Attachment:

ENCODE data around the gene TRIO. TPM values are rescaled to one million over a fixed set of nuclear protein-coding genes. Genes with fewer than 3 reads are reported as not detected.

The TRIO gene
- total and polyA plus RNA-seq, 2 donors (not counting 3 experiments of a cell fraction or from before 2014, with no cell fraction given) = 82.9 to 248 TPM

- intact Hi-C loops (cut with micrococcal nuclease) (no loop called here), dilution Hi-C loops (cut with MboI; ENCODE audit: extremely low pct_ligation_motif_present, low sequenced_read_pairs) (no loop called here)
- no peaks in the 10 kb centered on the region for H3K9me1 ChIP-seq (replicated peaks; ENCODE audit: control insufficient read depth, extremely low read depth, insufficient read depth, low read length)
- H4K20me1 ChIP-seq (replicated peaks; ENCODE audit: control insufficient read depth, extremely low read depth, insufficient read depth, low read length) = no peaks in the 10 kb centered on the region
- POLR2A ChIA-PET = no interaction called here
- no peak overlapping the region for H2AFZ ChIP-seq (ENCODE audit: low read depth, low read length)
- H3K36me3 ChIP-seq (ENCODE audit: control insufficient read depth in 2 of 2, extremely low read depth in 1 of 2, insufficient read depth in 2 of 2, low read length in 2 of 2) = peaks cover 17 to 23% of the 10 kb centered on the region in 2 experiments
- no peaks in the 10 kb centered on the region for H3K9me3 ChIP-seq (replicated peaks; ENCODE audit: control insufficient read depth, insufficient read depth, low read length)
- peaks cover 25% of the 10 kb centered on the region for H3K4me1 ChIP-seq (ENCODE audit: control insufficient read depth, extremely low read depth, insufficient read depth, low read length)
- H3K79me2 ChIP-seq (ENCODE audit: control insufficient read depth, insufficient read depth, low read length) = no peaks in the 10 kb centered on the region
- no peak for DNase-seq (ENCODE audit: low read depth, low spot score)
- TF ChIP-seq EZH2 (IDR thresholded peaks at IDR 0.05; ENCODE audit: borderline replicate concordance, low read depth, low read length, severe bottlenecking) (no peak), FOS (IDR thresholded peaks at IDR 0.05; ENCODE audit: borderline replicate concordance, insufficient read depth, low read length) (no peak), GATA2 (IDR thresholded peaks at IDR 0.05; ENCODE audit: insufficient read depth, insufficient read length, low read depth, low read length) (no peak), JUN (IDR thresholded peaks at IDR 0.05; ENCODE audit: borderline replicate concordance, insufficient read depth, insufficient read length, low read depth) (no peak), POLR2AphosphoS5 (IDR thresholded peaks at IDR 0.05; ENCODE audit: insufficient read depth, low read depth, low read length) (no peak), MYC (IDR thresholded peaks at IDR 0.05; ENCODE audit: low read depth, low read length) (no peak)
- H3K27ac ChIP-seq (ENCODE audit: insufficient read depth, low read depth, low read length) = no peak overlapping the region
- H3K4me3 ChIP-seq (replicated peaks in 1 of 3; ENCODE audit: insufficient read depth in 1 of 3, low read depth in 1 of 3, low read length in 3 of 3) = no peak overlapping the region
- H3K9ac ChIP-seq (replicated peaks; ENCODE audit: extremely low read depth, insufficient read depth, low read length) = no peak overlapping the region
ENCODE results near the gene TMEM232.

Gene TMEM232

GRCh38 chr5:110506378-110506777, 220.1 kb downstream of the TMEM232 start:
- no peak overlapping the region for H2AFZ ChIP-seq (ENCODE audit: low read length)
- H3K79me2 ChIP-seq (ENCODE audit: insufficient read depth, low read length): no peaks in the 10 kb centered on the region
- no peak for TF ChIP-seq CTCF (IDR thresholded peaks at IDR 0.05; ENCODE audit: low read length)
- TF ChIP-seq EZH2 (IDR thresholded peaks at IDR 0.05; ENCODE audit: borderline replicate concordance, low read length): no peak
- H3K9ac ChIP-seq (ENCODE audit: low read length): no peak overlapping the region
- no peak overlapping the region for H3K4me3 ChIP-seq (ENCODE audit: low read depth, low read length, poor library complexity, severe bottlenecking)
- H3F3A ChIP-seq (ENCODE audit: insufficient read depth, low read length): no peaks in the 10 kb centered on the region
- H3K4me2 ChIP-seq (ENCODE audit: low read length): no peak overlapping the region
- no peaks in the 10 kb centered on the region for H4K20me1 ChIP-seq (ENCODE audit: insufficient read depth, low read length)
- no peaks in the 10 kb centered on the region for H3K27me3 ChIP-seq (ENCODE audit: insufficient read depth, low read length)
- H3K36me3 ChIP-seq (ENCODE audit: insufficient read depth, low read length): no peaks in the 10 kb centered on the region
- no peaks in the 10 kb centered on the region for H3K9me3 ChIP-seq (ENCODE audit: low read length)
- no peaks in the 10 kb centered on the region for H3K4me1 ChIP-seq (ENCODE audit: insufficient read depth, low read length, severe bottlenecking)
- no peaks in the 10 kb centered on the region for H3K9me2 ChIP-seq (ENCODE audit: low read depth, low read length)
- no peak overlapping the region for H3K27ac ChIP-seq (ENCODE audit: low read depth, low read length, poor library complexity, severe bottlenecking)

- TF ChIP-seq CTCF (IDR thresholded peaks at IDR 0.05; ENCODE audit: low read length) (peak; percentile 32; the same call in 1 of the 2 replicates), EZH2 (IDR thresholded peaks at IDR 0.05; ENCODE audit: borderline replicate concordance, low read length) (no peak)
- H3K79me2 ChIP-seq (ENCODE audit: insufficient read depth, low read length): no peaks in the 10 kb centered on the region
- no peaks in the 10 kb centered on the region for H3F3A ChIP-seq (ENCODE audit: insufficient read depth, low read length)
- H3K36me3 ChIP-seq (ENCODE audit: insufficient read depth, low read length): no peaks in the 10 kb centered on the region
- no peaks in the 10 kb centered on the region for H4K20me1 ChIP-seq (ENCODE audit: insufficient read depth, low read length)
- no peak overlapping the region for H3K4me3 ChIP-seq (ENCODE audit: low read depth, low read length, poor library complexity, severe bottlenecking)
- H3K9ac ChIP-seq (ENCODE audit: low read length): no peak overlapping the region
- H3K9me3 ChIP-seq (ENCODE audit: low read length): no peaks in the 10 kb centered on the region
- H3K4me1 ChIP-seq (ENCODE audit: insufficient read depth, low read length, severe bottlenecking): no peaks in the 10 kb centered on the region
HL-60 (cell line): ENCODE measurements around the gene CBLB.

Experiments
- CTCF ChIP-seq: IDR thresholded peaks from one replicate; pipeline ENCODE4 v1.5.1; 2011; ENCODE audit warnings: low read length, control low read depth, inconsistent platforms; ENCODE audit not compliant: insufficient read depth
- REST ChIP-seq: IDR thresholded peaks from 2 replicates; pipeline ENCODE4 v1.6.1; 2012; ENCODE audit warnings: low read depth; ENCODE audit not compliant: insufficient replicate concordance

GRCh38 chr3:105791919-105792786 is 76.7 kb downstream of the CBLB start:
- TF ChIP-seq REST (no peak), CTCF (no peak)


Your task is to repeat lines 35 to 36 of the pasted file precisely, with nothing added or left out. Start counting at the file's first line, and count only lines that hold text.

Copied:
- no peak overlapping the region for H3K27ac ChIP-seq (ENCODE audit: low read depth, low read length, poor library complexity, severe bottlenecking)

- TF ChIP-seq CTCF (IDR thresholded peaks at IDR 0.05; ENCODE audit: low read length) (peak; percentile 32; the same call in 1 of the 2 replicates), EZH2 (IDR thresholded peaks at IDR 0.05; ENCODE audit: borderline replicate concordance, low read length) (no peak)